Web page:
Half of all councils are spending their share of a £22m grant to support people with HIV without a clear vision of local needs, a charity has warned.
The National AIDS Trust (NAT) said a review of the AIDS support grant also highlighted a need for greater transparency in the use of the funding stream, which is ring-fenced for the social care needs of people living with the virus.
It said all top-tier and unitary councils should conduct needs assessments before planning and commissioning the services paid for with the grant.
Chief executive Deborah Jack said councils should also be using their websites to highlight the services they provided with the funding.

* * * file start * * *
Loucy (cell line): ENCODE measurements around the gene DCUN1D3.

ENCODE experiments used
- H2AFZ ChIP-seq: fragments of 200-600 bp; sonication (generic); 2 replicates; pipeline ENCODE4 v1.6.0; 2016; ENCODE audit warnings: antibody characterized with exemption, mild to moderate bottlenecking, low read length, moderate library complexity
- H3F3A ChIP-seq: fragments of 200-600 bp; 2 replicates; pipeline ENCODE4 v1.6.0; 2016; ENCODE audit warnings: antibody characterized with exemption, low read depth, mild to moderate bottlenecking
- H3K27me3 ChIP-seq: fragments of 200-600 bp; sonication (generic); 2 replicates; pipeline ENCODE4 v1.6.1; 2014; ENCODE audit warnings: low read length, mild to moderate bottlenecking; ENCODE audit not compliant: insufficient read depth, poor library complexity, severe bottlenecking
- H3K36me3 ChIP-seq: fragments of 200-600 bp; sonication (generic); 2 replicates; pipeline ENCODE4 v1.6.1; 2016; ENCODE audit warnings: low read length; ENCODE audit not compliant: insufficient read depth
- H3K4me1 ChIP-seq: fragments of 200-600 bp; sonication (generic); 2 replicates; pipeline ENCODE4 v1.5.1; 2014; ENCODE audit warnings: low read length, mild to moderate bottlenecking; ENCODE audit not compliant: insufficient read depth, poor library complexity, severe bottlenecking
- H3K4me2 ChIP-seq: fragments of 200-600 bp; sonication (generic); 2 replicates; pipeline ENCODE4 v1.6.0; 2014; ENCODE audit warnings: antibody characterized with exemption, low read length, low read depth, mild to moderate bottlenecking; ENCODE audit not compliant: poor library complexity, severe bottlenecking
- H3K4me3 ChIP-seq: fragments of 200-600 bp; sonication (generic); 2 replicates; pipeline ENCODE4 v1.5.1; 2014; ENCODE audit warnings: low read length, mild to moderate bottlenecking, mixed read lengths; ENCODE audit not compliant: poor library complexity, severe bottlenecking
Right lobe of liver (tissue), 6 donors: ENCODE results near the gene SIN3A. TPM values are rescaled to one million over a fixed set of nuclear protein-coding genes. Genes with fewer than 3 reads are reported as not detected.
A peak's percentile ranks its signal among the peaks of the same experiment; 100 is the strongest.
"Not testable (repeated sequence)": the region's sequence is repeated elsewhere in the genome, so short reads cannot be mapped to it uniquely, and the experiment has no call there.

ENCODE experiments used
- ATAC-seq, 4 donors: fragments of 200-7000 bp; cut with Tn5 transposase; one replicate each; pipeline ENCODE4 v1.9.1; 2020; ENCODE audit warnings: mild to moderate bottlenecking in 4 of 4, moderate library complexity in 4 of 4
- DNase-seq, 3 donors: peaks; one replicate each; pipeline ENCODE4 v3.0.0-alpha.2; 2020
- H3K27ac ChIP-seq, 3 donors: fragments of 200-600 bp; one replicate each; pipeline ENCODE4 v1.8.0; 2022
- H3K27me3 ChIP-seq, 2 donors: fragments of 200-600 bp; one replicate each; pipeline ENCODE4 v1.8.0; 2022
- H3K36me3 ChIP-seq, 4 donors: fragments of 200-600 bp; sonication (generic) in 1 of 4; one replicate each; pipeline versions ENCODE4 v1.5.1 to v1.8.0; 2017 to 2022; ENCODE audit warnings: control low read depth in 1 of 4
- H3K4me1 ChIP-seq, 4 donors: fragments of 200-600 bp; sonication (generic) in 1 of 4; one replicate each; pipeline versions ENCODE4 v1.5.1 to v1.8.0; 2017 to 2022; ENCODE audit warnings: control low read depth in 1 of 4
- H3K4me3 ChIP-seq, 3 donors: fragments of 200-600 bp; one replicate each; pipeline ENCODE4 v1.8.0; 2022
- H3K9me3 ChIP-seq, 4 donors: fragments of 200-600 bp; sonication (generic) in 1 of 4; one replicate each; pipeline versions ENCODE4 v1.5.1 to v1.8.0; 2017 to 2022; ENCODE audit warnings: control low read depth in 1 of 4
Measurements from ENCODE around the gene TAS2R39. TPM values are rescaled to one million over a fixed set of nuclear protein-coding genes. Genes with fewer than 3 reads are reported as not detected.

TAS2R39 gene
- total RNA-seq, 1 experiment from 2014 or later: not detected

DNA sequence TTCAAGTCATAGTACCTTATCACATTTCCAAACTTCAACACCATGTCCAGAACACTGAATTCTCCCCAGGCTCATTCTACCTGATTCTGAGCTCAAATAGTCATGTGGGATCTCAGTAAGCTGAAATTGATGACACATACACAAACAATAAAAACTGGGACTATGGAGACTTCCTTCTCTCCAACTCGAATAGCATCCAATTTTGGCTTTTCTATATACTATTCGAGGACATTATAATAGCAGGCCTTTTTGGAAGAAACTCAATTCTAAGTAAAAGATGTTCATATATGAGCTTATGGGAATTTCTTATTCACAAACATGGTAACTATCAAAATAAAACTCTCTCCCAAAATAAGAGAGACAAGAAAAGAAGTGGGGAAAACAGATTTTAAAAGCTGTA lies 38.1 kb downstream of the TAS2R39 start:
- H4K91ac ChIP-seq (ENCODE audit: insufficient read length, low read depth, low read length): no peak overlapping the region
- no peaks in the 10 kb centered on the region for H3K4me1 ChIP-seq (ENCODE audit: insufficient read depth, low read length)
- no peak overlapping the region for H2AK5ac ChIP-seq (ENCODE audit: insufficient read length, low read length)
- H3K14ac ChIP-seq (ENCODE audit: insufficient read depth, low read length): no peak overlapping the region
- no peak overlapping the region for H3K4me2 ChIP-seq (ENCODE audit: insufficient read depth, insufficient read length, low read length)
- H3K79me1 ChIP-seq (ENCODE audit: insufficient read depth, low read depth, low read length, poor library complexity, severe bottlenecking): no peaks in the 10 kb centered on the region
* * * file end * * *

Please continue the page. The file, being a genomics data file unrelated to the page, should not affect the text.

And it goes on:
“The grant was first introduced in 1989 when the reality of an HIV diagnosis was very different,” she said.
“Today new treatments mean that many people living with HIV can expect to live into old age. The social care needs have changed but they have not disappeared.”
According to the charity, councils’ share of the 2009-10 funding ranged from £2,000 to £860,000.
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